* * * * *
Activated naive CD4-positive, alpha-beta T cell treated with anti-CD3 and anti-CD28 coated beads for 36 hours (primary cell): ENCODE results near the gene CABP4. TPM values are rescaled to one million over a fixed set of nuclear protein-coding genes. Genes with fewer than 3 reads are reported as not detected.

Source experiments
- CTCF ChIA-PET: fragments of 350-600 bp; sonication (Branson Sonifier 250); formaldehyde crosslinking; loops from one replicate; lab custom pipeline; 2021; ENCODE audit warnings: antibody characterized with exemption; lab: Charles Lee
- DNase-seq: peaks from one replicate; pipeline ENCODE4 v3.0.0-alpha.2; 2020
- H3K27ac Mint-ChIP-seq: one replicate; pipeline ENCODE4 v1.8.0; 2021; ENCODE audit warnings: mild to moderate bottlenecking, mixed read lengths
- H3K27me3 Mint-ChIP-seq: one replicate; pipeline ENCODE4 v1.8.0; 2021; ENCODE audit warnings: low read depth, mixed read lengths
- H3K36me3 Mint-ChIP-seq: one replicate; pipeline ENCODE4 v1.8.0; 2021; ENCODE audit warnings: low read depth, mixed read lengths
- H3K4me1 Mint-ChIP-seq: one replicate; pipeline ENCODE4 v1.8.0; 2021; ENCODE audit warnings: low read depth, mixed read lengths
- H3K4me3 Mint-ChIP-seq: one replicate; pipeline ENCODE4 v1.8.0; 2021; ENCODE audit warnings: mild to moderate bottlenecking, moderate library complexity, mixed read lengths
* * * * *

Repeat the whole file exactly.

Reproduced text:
Activated naive CD4-positive, alpha-beta T cell treated with anti-CD3 and anti-CD28 coated beads for 36 hours (primary cell): ENCODE results near the gene CABP4. TPM values are rescaled to one million over a fixed set of nuclear protein-coding genes. Genes with fewer than 3 reads are reported as not detected.

Source experiments
- CTCF ChIA-PET: fragments of 350-600 bp; sonication (Branson Sonifier 250); formaldehyde crosslinking; loops from one replicate; lab custom pipeline; 2021; ENCODE audit warnings: antibody characterized with exemption; lab: Charles Lee
- DNase-seq: peaks from one replicate; pipeline ENCODE4 v3.0.0-alpha.2; 2020
- H3K27ac Mint-ChIP-seq: one replicate; pipeline ENCODE4 v1.8.0; 2021; ENCODE audit warnings: mild to moderate bottlenecking, mixed read lengths
- H3K27me3 Mint-ChIP-seq: one replicate; pipeline ENCODE4 v1.8.0; 2021; ENCODE audit warnings: low read depth, mixed read lengths
- H3K36me3 Mint-ChIP-seq: one replicate; pipeline ENCODE4 v1.8.0; 2021; ENCODE audit warnings: low read depth, mixed read lengths
- H3K4me1 Mint-ChIP-seq: one replicate; pipeline ENCODE4 v1.8.0; 2021; ENCODE audit warnings: low read depth, mixed read lengths
- H3K4me3 Mint-ChIP-seq: one replicate; pipeline ENCODE4 v1.8.0; 2021; ENCODE audit warnings: mild to moderate bottlenecking, moderate library complexity, mixed read lengths